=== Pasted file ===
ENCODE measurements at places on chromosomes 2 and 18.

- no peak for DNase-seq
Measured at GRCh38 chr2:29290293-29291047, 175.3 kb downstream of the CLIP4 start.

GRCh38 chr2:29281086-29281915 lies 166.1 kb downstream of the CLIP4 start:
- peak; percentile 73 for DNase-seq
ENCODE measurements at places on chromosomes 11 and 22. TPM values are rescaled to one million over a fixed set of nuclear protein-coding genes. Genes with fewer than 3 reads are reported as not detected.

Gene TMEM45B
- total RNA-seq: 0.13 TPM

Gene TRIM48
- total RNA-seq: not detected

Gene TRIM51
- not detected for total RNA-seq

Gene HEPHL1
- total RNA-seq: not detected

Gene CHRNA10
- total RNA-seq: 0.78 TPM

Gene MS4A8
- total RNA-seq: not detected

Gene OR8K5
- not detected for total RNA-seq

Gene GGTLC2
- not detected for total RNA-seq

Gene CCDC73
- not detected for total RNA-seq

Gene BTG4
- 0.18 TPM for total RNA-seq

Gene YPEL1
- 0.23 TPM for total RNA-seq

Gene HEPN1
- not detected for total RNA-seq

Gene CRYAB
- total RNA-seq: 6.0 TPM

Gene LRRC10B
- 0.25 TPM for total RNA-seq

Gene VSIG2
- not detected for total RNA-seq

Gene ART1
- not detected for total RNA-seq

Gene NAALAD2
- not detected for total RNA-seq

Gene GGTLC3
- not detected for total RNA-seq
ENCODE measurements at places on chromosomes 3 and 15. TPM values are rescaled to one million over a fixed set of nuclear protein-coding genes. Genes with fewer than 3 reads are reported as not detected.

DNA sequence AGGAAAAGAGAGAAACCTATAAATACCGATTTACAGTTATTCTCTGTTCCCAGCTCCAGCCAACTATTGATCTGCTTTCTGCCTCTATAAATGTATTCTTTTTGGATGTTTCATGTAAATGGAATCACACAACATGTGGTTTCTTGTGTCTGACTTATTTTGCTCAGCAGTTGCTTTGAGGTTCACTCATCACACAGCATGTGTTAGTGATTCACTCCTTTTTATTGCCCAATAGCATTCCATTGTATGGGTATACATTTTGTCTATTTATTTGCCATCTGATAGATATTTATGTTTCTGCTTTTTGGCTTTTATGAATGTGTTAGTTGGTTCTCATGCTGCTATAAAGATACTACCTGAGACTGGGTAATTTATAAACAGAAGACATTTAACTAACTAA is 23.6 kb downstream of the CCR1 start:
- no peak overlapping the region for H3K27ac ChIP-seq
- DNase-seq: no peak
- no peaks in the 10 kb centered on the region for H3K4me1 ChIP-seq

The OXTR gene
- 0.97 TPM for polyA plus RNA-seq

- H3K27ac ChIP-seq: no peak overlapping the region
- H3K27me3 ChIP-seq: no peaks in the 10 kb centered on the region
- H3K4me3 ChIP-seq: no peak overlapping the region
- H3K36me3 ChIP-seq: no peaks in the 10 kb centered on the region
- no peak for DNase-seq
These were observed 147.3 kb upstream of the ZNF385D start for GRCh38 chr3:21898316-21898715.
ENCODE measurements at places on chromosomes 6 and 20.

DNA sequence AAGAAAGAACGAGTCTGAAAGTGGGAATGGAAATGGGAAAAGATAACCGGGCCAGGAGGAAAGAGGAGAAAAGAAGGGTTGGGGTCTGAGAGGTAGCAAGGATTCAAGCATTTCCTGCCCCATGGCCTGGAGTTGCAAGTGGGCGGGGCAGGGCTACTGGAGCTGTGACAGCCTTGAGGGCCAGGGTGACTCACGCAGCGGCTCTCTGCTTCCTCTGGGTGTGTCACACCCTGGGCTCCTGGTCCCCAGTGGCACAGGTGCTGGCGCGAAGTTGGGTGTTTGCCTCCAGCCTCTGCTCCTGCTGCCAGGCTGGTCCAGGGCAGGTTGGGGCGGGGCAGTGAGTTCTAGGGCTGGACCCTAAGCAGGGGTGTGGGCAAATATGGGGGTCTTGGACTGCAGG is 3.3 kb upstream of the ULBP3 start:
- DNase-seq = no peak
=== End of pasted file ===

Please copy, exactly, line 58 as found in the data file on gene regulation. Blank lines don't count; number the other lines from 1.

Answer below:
- DNase-seq = no peak